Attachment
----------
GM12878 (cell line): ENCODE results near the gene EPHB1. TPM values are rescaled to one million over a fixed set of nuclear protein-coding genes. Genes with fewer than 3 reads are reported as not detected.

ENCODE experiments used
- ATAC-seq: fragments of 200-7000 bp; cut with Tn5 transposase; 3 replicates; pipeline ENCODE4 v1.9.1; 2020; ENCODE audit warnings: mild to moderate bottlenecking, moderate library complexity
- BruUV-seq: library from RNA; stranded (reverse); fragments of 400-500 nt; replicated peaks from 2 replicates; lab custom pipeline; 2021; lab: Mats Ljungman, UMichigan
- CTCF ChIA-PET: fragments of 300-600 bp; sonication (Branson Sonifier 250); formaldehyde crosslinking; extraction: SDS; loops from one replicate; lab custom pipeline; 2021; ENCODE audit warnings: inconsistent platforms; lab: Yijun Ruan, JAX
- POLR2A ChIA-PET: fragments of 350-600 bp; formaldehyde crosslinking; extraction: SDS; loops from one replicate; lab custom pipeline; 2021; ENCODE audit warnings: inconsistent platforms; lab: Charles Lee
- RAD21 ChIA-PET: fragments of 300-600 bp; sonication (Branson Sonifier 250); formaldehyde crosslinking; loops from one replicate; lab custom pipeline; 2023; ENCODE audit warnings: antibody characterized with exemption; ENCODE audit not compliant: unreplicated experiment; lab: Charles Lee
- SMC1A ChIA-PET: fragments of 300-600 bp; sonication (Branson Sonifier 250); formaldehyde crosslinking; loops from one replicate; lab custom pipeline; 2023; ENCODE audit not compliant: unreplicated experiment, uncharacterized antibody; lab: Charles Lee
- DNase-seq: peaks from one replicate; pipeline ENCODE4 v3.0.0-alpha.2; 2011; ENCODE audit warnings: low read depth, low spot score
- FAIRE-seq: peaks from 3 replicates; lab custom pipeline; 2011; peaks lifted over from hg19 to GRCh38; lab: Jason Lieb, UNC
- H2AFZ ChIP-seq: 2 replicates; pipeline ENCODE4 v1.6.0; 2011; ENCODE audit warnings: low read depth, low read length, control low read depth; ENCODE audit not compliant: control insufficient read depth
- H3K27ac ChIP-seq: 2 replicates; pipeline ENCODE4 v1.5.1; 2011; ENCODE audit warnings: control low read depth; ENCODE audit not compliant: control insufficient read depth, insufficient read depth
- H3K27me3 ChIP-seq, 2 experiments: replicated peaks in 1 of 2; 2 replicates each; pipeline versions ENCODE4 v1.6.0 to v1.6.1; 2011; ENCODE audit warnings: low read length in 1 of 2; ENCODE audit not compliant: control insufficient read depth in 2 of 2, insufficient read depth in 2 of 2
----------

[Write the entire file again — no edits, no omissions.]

GM12878 (cell line): ENCODE results near the gene EPHB1. TPM values are rescaled to one million over a fixed set of nuclear protein-coding genes. Genes with fewer than 3 reads are reported as not detected.

ENCODE experiments used
- ATAC-seq: fragments of 200-7000 bp; cut with Tn5 transposase; 3 replicates; pipeline ENCODE4 v1.9.1; 2020; ENCODE audit warnings: mild to moderate bottlenecking, moderate library complexity
- BruUV-seq: library from RNA; stranded (reverse); fragments of 400-500 nt; replicated peaks from 2 replicates; lab custom pipeline; 2021; lab: Mats Ljungman, UMichigan
- CTCF ChIA-PET: fragments of 300-600 bp; sonication (Branson Sonifier 250); formaldehyde crosslinking; extraction: SDS; loops from one replicate; lab custom pipeline; 2021; ENCODE audit warnings: inconsistent platforms; lab: Yijun Ruan, JAX
- POLR2A ChIA-PET: fragments of 350-600 bp; formaldehyde crosslinking; extraction: SDS; loops from one replicate; lab custom pipeline; 2021; ENCODE audit warnings: inconsistent platforms; lab: Charles Lee
- RAD21 ChIA-PET: fragments of 300-600 bp; sonication (Branson Sonifier 250); formaldehyde crosslinking; loops from one replicate; lab custom pipeline; 2023; ENCODE audit warnings: antibody characterized with exemption; ENCODE audit not compliant: unreplicated experiment; lab: Charles Lee
- SMC1A ChIA-PET: fragments of 300-600 bp; sonication (Branson Sonifier 250); formaldehyde crosslinking; loops from one replicate; lab custom pipeline; 2023; ENCODE audit not compliant: unreplicated experiment, uncharacterized antibody; lab: Charles Lee
- DNase-seq: peaks from one replicate; pipeline ENCODE4 v3.0.0-alpha.2; 2011; ENCODE audit warnings: low read depth, low spot score
- FAIRE-seq: peaks from 3 replicates; lab custom pipeline; 2011; peaks lifted over from hg19 to GRCh38; lab: Jason Lieb, UNC
- H2AFZ ChIP-seq: 2 replicates; pipeline ENCODE4 v1.6.0; 2011; ENCODE audit warnings: low read depth, low read length, control low read depth; ENCODE audit not compliant: control insufficient read depth
- H3K27ac ChIP-seq: 2 replicates; pipeline ENCODE4 v1.5.1; 2011; ENCODE audit warnings: control low read depth; ENCODE audit not compliant: control insufficient read depth, insufficient read depth
- H3K27me3 ChIP-seq, 2 experiments: replicated peaks in 1 of 2; 2 replicates each; pipeline versions ENCODE4 v1.6.0 to v1.6.1; 2011; ENCODE audit warnings: low read length in 1 of 2; ENCODE audit not compliant: control insufficient read depth in 2 of 2, insufficient read depth in 2 of 2